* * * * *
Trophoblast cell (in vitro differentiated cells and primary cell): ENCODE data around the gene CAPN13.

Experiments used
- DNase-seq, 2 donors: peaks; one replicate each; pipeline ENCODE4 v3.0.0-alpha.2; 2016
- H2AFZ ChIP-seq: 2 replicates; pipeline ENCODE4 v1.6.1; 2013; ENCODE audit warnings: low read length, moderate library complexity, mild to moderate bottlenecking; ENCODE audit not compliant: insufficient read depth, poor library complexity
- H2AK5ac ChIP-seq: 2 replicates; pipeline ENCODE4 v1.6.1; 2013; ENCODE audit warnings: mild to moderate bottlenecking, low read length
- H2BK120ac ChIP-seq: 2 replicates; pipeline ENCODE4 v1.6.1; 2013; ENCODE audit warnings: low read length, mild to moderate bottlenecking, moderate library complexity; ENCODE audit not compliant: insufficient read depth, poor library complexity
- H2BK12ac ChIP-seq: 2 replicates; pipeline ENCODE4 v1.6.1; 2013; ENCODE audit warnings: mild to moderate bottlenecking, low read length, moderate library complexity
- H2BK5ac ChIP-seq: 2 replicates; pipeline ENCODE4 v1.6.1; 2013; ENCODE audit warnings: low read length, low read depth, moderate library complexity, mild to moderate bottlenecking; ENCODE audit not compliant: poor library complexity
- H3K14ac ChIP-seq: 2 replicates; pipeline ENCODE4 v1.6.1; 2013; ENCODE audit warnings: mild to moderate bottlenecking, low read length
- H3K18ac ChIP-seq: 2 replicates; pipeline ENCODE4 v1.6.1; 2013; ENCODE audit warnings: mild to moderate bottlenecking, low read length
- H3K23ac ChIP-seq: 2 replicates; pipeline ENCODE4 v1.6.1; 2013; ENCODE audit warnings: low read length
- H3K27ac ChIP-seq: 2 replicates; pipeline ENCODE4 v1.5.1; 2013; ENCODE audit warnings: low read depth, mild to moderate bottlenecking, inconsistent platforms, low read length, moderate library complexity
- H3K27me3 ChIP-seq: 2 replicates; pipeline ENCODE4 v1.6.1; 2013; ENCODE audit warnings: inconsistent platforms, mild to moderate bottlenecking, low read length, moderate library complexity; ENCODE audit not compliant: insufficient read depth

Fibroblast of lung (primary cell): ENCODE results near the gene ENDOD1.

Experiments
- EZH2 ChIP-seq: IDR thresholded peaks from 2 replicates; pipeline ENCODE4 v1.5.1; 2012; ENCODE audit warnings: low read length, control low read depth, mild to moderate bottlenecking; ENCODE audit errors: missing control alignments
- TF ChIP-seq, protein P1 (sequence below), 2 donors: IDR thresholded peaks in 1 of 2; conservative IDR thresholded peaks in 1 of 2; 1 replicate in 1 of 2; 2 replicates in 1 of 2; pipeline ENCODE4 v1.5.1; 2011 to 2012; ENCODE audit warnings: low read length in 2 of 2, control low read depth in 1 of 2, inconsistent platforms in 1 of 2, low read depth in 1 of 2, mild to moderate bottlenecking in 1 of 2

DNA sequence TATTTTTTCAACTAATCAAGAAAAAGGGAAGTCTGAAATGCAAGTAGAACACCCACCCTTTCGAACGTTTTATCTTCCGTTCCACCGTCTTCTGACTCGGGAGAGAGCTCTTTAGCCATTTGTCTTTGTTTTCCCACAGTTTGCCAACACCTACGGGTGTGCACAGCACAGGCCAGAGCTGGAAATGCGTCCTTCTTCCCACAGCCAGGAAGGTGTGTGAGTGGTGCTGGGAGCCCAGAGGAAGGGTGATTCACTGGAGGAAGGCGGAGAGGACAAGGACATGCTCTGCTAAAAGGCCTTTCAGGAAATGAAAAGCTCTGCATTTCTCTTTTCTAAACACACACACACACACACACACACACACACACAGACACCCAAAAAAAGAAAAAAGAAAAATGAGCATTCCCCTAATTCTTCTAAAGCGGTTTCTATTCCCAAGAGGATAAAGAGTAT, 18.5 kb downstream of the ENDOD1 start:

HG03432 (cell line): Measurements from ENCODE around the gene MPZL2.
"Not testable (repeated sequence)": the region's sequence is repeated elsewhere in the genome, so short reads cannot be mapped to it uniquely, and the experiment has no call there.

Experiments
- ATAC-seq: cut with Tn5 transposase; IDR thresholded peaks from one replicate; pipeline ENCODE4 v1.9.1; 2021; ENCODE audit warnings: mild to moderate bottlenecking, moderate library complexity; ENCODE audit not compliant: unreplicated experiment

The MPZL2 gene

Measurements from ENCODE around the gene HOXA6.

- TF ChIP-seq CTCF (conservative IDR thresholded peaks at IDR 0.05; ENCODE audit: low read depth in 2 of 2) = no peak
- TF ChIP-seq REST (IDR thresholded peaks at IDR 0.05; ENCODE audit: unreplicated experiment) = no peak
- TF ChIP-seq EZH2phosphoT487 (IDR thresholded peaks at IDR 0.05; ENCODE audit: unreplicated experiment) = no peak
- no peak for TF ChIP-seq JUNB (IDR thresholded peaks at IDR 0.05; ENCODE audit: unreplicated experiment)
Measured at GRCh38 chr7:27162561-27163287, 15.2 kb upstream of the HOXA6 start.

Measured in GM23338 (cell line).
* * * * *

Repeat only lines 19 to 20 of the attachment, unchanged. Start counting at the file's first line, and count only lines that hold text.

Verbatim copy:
HG03432 (cell line): Measurements from ENCODE around the gene MPZL2.
"Not testable (repeated sequence)": the region's sequence is repeated elsewhere in the genome, so short reads cannot be mapped to it uniquely, and the experiment has no call there.